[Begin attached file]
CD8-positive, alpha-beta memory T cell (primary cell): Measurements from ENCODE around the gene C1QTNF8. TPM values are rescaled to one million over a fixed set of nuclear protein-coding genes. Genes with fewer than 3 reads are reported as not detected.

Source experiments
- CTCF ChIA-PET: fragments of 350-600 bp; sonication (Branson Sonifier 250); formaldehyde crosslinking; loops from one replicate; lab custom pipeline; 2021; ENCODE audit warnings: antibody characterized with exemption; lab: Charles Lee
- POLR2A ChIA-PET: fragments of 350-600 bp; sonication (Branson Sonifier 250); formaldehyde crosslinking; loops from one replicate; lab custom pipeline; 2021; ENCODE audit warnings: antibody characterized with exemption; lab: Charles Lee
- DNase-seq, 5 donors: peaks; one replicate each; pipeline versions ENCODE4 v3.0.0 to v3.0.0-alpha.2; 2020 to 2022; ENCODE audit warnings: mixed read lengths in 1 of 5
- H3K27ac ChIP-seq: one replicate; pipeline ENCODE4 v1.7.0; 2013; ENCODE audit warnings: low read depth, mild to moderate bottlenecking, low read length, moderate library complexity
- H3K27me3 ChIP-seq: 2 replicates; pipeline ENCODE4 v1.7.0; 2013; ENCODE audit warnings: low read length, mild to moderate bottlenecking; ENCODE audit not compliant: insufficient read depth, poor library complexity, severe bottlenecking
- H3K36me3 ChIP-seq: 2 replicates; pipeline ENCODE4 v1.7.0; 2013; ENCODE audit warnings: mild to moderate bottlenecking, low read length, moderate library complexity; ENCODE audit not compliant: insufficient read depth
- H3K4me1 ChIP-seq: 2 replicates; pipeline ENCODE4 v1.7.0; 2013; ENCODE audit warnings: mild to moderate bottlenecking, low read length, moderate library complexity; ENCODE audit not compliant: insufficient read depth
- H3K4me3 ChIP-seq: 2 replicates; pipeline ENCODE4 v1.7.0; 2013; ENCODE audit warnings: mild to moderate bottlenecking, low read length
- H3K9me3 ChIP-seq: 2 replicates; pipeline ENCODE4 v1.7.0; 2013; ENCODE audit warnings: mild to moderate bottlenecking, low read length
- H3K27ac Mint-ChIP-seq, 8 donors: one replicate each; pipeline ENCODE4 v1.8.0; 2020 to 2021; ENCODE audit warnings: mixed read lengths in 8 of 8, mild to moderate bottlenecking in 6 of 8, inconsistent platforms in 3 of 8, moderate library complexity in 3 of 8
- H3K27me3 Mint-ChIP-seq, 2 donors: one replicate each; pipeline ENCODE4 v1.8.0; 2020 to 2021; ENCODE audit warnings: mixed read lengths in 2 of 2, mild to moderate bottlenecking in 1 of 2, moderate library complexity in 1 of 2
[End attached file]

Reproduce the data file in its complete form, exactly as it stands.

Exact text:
CD8-positive, alpha-beta memory T cell (primary cell): Measurements from ENCODE around the gene C1QTNF8. TPM values are rescaled to one million over a fixed set of nuclear protein-coding genes. Genes with fewer than 3 reads are reported as not detected.

Source experiments
- CTCF ChIA-PET: fragments of 350-600 bp; sonication (Branson Sonifier 250); formaldehyde crosslinking; loops from one replicate; lab custom pipeline; 2021; ENCODE audit warnings: antibody characterized with exemption; lab: Charles Lee
- POLR2A ChIA-PET: fragments of 350-600 bp; sonication (Branson Sonifier 250); formaldehyde crosslinking; loops from one replicate; lab custom pipeline; 2021; ENCODE audit warnings: antibody characterized with exemption; lab: Charles Lee
- DNase-seq, 5 donors: peaks; one replicate each; pipeline versions ENCODE4 v3.0.0 to v3.0.0-alpha.2; 2020 to 2022; ENCODE audit warnings: mixed read lengths in 1 of 5
- H3K27ac ChIP-seq: one replicate; pipeline ENCODE4 v1.7.0; 2013; ENCODE audit warnings: low read depth, mild to moderate bottlenecking, low read length, moderate library complexity
- H3K27me3 ChIP-seq: 2 replicates; pipeline ENCODE4 v1.7.0; 2013; ENCODE audit warnings: low read length, mild to moderate bottlenecking; ENCODE audit not compliant: insufficient read depth, poor library complexity, severe bottlenecking
- H3K36me3 ChIP-seq: 2 replicates; pipeline ENCODE4 v1.7.0; 2013; ENCODE audit warnings: mild to moderate bottlenecking, low read length, moderate library complexity; ENCODE audit not compliant: insufficient read depth
- H3K4me1 ChIP-seq: 2 replicates; pipeline ENCODE4 v1.7.0; 2013; ENCODE audit warnings: mild to moderate bottlenecking, low read length, moderate library complexity; ENCODE audit not compliant: insufficient read depth
- H3K4me3 ChIP-seq: 2 replicates; pipeline ENCODE4 v1.7.0; 2013; ENCODE audit warnings: mild to moderate bottlenecking, low read length
- H3K9me3 ChIP-seq: 2 replicates; pipeline ENCODE4 v1.7.0; 2013; ENCODE audit warnings: mild to moderate bottlenecking, low read length
- H3K27ac Mint-ChIP-seq, 8 donors: one replicate each; pipeline ENCODE4 v1.8.0; 2020 to 2021; ENCODE audit warnings: mixed read lengths in 8 of 8, mild to moderate bottlenecking in 6 of 8, inconsistent platforms in 3 of 8, moderate library complexity in 3 of 8
- H3K27me3 Mint-ChIP-seq, 2 donors: one replicate each; pipeline ENCODE4 v1.8.0; 2020 to 2021; ENCODE audit warnings: mixed read lengths in 2 of 2, mild to moderate bottlenecking in 1 of 2, moderate library complexity in 1 of 2